Creation and Fall:
God made a very good creation (Gen 1:31), in which human society and enterprise flourishes by God’s common grace (Gen 4:17-22), albeit tainted by human sin (v23) in every way. The defacing of creation by human rebellion has not effaced God’s sovereignty over, claim to, or interest in this world (John 3:16). So a chaplain is God’s witness to God’s blessing, rule and care.
God’s saving and common  grace is focussed in, and channelled through, a chosen man (Gen 12:2f – Mt 12:18), and a chosen nation (Ex 19:5f). God chooses people of grace as means of grace to those outside his kingdom. Election brings distinction to, and frequently, conflict with, the world from which we have been called. Hence, there will be tension in a chaplain; on the one hand, awareness that God’s blessings should come through him to individuals and to the institution he serves, and on the other awareness that he must be deeply distinct if he is to bring God’s grace to others. Remembering his prime loyalty to God is key to ministering within that tension. The chaplain is called by God to bring his grace, common and saving, to those he serves in faithfulness to his truth and righteousness.
On the cross and through the resurrection, Christ became our substitute, making atonement for sin (2 Co 5:21). He also gave us an example (1 Pet 2:21), secured absolute victory (1 Co 15:54, Col 2:15) and brought in the New Creation (2 Co 5:16f). Chaplains are earthen vessels containing great treasure, living examples of gracious perseverance in the New Creation secured by Christ’s atonement. When curiosity is aroused, we are free to give a reason for all this (1 Pet 3:15f), and offer Christ in his gospel as the Bread of Life, in the expectation that abundance will enter the lives of those who receive him (John 6:35, 10:10). This gospel outcome is the prayer, hope and aim of an evangelical chaplain, but this does not invalidate his patient ‘common grace’ work mandated by the other considerations noted; evangelical chaplains should neither despise nor abuse the opportunities simply to do good, even if they never see conversions. Chaplains need to be content to imitate Christ (Acts 10:38) in his…
God himself entered this world in Christ. As his elect people have maintained God’s footprint among the nations for thousands of years previously and since, so in Christ, God personally planted his feet here. Incarnation was primarily God’s means to make Christ the High Priest of salvation, but his priestly office extended beyond Calvary, both forwards and backwards. The Incarnation was about more than one day; Immanuel – God with us was fulfilled in his physical presence here for thirty three years; it was again fulfilled as he rose into this world, still clothed in a human body; it is fulfilled now by his spiritual presence. So, a chaplain’s consistent presence in the host institution is at the core of his calling; from his presence flow all the opportunities needed to bring God’s rich grace to those he serves as the elect witness to the atoning work of Christ in the fallen world that God still sustains.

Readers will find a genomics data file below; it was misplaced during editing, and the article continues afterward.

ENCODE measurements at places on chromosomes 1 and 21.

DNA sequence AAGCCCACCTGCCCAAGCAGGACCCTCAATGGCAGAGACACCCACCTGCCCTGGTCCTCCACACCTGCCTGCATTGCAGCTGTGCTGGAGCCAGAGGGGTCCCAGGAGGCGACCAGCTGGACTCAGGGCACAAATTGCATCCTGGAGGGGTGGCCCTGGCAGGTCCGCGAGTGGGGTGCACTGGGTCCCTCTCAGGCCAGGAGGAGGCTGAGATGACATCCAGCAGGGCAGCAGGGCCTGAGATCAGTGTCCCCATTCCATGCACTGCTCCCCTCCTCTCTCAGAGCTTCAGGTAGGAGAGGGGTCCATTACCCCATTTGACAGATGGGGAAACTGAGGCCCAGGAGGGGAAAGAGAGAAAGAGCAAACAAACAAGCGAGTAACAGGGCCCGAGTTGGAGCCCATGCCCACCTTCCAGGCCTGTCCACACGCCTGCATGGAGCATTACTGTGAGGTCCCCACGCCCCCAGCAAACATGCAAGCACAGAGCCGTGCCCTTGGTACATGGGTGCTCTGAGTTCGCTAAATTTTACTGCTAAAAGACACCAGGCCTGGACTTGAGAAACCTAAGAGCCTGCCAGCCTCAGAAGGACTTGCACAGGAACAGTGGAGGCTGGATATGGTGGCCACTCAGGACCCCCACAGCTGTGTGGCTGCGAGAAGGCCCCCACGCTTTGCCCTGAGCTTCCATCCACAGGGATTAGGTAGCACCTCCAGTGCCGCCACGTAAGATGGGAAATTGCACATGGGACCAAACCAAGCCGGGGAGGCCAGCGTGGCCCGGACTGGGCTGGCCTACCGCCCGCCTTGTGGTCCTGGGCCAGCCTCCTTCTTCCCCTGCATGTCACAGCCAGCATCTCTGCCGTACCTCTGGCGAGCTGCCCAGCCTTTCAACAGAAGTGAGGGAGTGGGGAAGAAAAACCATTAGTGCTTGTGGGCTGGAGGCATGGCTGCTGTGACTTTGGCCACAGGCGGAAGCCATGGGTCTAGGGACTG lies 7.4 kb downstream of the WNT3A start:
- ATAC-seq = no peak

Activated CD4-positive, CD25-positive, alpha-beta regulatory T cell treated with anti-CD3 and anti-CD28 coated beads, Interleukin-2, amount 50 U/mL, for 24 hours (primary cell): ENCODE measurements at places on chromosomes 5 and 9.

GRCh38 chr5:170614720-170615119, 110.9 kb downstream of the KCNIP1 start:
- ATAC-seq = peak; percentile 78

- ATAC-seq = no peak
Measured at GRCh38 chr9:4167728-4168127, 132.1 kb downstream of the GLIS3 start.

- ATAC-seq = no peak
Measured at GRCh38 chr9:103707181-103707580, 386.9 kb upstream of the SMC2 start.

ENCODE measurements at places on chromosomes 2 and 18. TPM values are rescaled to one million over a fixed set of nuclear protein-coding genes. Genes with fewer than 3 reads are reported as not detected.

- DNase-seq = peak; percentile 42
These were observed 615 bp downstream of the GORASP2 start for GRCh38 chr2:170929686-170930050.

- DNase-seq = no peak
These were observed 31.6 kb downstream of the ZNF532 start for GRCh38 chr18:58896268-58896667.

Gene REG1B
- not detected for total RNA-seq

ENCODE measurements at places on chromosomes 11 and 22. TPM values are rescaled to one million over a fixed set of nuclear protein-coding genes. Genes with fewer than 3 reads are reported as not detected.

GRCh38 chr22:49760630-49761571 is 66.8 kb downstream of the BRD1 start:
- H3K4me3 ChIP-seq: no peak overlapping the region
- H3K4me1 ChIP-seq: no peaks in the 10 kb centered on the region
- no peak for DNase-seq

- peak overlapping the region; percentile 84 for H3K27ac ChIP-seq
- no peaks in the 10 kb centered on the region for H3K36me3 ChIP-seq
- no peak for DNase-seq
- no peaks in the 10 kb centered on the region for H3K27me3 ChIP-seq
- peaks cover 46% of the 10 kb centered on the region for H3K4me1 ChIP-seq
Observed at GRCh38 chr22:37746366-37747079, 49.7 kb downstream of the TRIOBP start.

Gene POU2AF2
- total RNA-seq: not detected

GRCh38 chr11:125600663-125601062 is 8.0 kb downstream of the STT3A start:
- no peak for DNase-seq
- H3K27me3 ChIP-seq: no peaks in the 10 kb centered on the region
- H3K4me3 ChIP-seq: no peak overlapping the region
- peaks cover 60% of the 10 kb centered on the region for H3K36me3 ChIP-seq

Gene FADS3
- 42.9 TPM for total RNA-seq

The overriding paradigm of chaplaincy then, is ‘presence’, its slogan, ‘Immanuel’ – God with the people among whom we move; presence in God’s world, among people he loves, for whom he cares; presence among people to identify with, serve, and be gracious towards; presence so that when we have opportunity, and without contravening the understanding we have with the institution and people who have welcomed us, we can offer the crucified and risen Saviour to them. So what biblical-theological principles help us to honour the true Immanuel in chaplaincy?
Part Two: Biblical-Theological Principles of Chaplaincy
The biblical-theological method takes Jesus as the prime referent and supreme authority for all Christian ministry (and everything else!). So we consult him first, then understand him better by exposing ourselves to the OT which cradled his worldview. Next we turn to the apostolic church in Acts and the Epistles to see how he works by his Holy Spirit to make this world his kingdom. Finally, Revelation displays the path to the terminus, the consummated New Creation. We are guided and controlled throughout by our analogy of faith – all the other branches of evangelical theology (systematic, pastoral, historical etc.)
In the following section, we identify Jesus as the Chaplain to the World. Under an evangelical analogy of faith,we will make observations about his Old Testament background and New Testament development as we trace Jesus’ life and ministry through its stages. Reading the whole Bible through a chaplain’s eyes yields much more that could be said; for brevity, we will sample rather than exhaust the material available, checking that our understanding of Jesus in the chaplaincy context is true.
Jesus, Chaplain to the World